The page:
Related Post: Acid-Loving Plants

Also useful for shady, acid areas is sweet woodruff (Galium odoratum). This European beauty is a non-native but very pretty ground cover that gives off an attractive aroma and grows in shade from zones 4 to 8. With starry, compound leaves and delicate white flowers, it can fill that bare patch with grace.

Care for this plant is simple. It doesn’t need to be watered, fertilized, or really messed with except for keeping its runners contained. Like all the creeping plants in this list, it can invade surrounding areas if left unchecked.

7. Creeping Charlie (Glechoma hederacea)

creeping charlie ground cover
E. Dronkert / Flickr (Creative Commons)
  • USDA Zones 5 to 9
  • Fast-growing ground cover

I know, the name makes you feel like there’s a mustachioed man secretively staring at you from a fifteen-passenger van, but this pretty ground cover deserves a better reputation. Many people spend a lot of effort trying to poison it out of their lawns as a weed. It’s truly a shame because this “weed” does just great as a lawn in its own right.

It’s low growing with purple and green foliage, medicinally useful, pleasantly-flowered with little purple blooms, and able to flourish in the shade. Why does everyone hate this poor plant? You probably already have it growing in your yard if you live in zones 5 to 9. I would recommend letting it do its thing.

An issue with ground ivy, as it is also known, is keeping its invasive nature contained. If you’re interested in growing only native plants in a certain area, be on your guard against the aggressive runners. Also, it’s apparently toxic to horses, so plan accordingly.

8. Most Shade-Tolerant: Moss

mossy hill
Wren Everett / Insteading
  • All USDA Zones
  • Most shade-tolerant ground cover

Recreate that dreamy, dense carpet of spongy green that covers forest floors with a moss bed of your own. These soft-to-walk-on carpets require no mowing and can even tolerate some foot traffic. If you’re going to be trampling them a lot, I would recommend using flagstones for the heavy-use areas and letting them fill in the gaps with their luscious green.

Related Post: Shade Plants: 15 Garden Greats To Grow In Full Or Partial Shade

Moss does require some specific situations for its best growth. The optimal choice for your area is native types that want to grow there anyway, so you’ll have to do some local research. Don’t harvest mosses from the wild. If you can, try to harvest them from your own lawn (they’re probably there) and use that as your base.

You can use a blender to make a moss slurry to propagate them (or to use as green graffiti — but that’s a whole different topic). Generally, they need acid soils, compact earth, shade, and enough moisture to keep them from drying out and turning brown.

9. Let the Meadow Return!

lawn meadow
Cheryl Magyar / Insteading

Maintaining a traditional lawn is a lot of work. You’re essentially forcing a monoculture to exist on land that wants anything but that! If you have the space for it, and the freedom to do what you want on your land without your HOA getting their panties in a bunch, consider returning the majority of your lawn back to what it was originally. For many of us, this could be a prairie, meadow, or a desert xeriscape depending on your location.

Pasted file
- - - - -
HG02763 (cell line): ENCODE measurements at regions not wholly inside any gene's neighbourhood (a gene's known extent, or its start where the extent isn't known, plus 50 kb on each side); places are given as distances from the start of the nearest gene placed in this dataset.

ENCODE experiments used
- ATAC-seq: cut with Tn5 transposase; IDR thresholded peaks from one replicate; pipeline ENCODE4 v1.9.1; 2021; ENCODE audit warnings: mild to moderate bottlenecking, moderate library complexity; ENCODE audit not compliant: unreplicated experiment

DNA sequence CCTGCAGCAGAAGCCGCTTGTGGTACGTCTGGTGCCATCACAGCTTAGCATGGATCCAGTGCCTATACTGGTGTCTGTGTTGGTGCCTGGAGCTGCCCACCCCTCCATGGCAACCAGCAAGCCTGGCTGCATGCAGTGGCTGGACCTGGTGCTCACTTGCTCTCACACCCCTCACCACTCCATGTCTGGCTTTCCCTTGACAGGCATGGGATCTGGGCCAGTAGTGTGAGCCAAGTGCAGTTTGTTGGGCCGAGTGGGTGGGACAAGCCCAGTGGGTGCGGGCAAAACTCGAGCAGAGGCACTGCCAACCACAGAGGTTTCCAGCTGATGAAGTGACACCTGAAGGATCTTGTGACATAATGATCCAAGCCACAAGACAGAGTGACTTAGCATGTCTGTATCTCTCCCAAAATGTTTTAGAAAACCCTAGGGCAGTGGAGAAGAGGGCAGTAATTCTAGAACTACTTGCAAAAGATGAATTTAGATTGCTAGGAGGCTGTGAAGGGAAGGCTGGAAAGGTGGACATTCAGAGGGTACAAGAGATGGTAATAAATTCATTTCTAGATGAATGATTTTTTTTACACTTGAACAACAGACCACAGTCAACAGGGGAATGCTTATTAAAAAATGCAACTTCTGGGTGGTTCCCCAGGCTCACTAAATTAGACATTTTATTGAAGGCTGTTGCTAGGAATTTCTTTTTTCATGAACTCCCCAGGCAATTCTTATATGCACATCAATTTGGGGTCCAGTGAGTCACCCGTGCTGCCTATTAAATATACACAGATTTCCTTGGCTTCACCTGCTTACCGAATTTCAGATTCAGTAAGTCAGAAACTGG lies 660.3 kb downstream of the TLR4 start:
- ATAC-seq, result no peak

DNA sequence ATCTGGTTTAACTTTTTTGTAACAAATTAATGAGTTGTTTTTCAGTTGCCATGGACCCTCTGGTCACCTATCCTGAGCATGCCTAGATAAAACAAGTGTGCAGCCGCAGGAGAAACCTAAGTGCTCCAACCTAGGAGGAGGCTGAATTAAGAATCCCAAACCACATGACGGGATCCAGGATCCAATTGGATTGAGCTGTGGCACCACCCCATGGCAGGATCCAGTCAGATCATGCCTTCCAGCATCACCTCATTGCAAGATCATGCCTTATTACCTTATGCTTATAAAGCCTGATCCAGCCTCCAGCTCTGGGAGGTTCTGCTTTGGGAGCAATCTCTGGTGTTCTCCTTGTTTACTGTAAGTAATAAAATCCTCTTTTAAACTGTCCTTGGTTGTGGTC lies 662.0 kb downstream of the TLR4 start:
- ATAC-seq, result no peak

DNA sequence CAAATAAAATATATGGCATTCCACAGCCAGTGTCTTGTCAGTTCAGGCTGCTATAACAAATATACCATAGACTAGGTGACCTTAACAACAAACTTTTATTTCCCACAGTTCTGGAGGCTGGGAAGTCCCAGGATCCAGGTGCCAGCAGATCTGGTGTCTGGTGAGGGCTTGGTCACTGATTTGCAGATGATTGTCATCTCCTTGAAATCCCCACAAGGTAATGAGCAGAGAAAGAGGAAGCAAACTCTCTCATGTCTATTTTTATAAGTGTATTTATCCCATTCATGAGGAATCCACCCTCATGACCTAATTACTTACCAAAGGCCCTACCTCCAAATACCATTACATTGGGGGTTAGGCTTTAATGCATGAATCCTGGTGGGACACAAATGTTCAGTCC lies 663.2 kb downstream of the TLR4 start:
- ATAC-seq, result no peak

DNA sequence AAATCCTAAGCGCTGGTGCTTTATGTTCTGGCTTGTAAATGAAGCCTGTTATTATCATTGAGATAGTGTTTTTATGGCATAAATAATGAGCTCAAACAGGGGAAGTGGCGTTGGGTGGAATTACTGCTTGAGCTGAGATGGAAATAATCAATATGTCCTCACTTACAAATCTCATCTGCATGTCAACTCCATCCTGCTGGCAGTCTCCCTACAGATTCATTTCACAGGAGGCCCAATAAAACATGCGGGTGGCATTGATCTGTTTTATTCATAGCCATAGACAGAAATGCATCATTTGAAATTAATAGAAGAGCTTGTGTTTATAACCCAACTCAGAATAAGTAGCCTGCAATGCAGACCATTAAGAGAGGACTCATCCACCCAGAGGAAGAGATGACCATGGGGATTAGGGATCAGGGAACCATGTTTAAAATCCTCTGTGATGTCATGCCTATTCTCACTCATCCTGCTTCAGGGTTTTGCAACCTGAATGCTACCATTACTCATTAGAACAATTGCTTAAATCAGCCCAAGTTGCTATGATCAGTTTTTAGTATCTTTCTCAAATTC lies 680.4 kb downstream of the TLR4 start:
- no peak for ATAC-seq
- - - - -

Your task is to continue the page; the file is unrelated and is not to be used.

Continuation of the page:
• All USDA Zones
  • Most low-maintenance ground cover

This return could be as simple as just letting “nature do its thing” on your property. The birds will poop out some local seeds, the wind will carry in others, and eventually, you’ll start seeing more variety than boring old grass. This is how my parents handled their lawn. They still mowed it when needed to keep it from growing too tall, but when it came time for a middle-school wildflower collection project, I found 15 of the 20 specimens required from my own backyard!

Related Post: 5 Compelling Reasons to Turn Your Lawn Into a Meadow

If you want to restore your land to a healthy, biodiverse zone of totally native plants, however, you’ll need to take out the old and bring in the new. Some beautiful and useful plants just can’t get a foothold if grass and clover are in the way. You will need to research what local, native plants could live in your area. Websites like Grow Native can help you rediscover what your land once grew.

Meadows benefit from being mowed (or scythed) only twice a year. So the weekly task of mowing the lawn is one you won’t need to put on the to-do list! Instead, you can welcome the hosts of butterflies, bees, pollinators, and birds that benefit from the food-rich habitat you’ve returned to your patch of Earth. For more information and motivation to convert at least part of your yard into a beautiful meadow, check out this article.

We may have inherited a legacy of carefully nursing non-native grasses into a bizarre, artificial carpet of featureless green, but we don’t need to accept that as our lawn-fate. Make your yard more than just an obsolete status-symbol, and transform it into something beautiful, aromatic, edible, and biodiverse.

Have any of you dared to spurn convention and gotten rid of your lawns for something better? If you have to deal with an HOA, what are your strategies for trying to make them see the light? I’d love to hear about it in the comments below!

Written by Wren Everett